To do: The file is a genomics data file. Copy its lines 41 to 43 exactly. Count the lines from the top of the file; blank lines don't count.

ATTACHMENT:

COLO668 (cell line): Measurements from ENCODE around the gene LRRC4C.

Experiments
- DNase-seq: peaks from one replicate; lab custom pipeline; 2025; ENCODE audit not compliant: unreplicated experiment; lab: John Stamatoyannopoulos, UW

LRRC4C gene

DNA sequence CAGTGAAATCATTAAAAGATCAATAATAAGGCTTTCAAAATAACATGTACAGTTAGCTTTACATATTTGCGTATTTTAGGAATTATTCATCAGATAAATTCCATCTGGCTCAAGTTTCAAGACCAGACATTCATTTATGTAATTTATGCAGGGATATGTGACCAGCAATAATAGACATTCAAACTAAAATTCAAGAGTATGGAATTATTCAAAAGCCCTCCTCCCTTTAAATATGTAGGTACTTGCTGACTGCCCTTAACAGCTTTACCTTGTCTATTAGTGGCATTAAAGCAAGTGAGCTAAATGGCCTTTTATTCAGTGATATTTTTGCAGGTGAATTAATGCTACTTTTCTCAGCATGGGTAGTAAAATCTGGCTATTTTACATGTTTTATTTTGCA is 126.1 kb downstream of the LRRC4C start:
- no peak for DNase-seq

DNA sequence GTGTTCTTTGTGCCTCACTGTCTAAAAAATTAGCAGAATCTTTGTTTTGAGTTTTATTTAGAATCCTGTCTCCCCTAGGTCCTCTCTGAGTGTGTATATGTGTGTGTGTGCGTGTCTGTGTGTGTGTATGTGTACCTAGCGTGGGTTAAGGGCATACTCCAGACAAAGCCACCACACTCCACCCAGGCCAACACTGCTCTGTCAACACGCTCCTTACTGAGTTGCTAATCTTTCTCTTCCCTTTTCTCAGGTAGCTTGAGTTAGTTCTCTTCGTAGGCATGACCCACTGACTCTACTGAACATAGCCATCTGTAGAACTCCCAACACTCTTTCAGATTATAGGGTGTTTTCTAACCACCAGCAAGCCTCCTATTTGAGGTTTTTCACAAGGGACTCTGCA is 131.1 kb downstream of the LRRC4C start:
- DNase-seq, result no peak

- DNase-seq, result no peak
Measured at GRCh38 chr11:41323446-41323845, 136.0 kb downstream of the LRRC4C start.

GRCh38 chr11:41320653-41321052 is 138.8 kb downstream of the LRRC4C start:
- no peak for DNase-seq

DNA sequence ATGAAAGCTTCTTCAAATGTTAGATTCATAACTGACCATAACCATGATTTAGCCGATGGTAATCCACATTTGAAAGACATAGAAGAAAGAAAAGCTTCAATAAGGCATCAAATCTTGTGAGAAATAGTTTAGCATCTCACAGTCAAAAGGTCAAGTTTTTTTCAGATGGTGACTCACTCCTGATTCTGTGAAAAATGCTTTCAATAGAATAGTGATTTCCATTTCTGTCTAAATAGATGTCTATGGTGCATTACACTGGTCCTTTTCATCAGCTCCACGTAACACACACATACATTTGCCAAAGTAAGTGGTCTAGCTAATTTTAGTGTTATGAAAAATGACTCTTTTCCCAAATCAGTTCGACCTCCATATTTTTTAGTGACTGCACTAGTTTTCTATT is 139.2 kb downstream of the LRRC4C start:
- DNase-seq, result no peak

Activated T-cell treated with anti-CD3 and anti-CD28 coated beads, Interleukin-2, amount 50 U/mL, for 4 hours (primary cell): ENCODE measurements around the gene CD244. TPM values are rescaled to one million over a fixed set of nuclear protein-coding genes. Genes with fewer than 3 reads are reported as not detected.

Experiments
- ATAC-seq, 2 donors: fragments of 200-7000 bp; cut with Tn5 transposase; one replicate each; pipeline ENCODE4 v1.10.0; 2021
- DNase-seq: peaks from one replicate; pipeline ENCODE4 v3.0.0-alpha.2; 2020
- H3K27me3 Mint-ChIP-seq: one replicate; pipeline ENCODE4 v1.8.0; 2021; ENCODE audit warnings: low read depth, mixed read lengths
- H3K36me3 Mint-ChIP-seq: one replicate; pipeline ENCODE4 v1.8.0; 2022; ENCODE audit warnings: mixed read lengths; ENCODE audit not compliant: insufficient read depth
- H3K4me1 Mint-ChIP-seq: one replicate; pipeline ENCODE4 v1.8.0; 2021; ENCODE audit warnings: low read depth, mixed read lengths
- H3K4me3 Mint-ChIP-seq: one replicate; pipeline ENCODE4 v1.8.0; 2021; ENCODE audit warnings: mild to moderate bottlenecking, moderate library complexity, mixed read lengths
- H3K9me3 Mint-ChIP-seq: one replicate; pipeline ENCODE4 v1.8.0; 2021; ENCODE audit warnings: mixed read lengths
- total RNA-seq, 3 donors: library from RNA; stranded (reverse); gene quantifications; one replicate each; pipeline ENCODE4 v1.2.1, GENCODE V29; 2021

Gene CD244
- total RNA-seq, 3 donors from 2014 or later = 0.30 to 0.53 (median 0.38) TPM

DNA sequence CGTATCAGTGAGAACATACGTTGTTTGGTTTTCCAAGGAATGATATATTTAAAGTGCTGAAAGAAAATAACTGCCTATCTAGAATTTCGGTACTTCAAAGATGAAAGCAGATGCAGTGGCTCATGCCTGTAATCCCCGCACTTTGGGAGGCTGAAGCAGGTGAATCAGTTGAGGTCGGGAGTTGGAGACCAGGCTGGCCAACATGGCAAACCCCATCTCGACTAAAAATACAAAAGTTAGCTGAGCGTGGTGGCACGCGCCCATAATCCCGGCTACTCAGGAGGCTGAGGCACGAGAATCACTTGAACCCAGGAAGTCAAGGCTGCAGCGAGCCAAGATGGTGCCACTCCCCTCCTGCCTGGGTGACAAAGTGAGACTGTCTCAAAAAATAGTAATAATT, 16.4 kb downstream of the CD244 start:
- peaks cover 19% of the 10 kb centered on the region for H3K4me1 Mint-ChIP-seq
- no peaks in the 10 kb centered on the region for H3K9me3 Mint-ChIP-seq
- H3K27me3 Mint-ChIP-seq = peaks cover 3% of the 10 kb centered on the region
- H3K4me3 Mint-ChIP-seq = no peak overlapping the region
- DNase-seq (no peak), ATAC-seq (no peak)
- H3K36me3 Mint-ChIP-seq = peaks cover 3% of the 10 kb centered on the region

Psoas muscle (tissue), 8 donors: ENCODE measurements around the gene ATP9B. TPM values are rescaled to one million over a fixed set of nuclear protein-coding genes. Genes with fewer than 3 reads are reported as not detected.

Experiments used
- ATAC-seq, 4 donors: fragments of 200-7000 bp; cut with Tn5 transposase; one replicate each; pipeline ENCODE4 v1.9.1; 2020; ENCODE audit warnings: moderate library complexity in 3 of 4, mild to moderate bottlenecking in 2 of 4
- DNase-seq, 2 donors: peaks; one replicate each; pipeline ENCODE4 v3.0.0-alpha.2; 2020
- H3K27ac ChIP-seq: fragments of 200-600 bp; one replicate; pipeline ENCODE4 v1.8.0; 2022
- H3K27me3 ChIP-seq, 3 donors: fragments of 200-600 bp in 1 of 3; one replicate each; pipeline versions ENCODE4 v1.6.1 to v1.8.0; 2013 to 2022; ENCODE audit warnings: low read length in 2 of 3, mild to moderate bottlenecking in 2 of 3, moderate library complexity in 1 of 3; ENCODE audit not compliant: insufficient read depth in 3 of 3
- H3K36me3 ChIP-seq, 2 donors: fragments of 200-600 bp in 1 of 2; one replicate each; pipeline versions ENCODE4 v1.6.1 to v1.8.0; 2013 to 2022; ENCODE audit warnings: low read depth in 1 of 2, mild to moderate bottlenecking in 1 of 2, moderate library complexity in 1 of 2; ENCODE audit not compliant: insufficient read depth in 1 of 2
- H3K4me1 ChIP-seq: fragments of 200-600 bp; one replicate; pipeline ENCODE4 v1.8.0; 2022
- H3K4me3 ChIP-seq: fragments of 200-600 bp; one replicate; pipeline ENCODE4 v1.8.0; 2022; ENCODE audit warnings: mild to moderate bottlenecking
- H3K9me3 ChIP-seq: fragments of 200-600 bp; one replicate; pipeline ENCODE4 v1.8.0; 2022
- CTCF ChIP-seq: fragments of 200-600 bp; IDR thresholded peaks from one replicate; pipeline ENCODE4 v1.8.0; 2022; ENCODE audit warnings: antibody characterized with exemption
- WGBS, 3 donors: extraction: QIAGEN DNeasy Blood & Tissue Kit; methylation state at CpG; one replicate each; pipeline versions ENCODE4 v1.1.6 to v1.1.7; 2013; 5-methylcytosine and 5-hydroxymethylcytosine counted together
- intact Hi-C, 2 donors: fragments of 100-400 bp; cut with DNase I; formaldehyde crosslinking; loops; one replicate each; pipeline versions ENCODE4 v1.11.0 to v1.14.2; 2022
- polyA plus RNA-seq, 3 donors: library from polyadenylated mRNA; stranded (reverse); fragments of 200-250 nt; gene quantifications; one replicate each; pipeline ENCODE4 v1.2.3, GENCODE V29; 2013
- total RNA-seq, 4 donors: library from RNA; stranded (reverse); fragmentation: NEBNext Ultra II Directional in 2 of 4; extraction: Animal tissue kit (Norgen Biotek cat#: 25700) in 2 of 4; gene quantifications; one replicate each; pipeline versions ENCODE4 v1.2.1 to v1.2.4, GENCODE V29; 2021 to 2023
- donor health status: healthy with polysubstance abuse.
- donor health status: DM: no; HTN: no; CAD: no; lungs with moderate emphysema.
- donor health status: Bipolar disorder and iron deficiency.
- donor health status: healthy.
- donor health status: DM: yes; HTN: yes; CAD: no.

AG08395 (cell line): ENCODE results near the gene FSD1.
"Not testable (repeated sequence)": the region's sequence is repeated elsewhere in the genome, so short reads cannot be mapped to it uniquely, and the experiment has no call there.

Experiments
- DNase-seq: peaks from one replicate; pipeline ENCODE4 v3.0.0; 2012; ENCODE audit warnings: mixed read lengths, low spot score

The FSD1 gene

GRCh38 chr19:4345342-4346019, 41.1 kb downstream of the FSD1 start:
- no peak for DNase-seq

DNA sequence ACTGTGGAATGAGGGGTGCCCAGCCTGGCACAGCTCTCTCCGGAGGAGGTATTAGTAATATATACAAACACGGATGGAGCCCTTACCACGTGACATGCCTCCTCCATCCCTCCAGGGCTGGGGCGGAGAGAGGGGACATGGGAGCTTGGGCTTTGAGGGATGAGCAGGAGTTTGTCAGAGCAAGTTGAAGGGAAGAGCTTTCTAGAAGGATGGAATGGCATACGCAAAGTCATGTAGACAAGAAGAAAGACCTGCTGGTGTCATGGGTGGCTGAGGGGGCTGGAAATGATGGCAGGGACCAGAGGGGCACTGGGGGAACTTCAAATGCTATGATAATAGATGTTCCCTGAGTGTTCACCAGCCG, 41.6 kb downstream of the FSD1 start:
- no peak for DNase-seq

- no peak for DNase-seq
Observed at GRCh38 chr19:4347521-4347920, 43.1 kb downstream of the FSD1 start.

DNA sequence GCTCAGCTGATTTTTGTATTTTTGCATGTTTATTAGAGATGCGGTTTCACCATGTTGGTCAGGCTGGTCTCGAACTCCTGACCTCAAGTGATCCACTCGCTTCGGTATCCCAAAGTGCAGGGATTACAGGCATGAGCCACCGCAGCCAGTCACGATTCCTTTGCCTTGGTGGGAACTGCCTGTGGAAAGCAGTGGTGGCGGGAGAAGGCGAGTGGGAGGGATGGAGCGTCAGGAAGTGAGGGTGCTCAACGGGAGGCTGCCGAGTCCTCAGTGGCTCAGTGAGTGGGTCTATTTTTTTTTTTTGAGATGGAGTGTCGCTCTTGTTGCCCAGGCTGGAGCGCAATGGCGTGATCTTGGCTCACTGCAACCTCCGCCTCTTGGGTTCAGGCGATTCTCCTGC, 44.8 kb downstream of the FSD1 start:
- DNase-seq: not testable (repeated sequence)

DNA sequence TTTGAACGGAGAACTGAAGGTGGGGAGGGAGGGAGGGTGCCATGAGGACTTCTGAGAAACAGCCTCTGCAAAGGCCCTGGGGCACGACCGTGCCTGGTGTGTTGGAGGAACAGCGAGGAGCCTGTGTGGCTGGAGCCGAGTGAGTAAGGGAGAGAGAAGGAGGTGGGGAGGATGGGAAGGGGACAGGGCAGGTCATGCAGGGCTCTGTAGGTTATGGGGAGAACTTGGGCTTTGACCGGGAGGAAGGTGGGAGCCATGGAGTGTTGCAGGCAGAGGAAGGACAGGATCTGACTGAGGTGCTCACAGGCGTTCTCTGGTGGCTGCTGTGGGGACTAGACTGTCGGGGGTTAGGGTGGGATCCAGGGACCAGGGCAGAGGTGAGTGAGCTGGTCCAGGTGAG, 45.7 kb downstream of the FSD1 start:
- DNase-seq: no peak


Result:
- H3K4me1 ChIP-seq: fragments of 200-600 bp; one replicate; pipeline ENCODE4 v1.8.0; 2022
- H3K4me3 ChIP-seq: fragments of 200-600 bp; one replicate; pipeline ENCODE4 v1.8.0; 2022; ENCODE audit warnings: mild to moderate bottlenecking
- H3K9me3 ChIP-seq: fragments of 200-600 bp; one replicate; pipeline ENCODE4 v1.8.0; 2022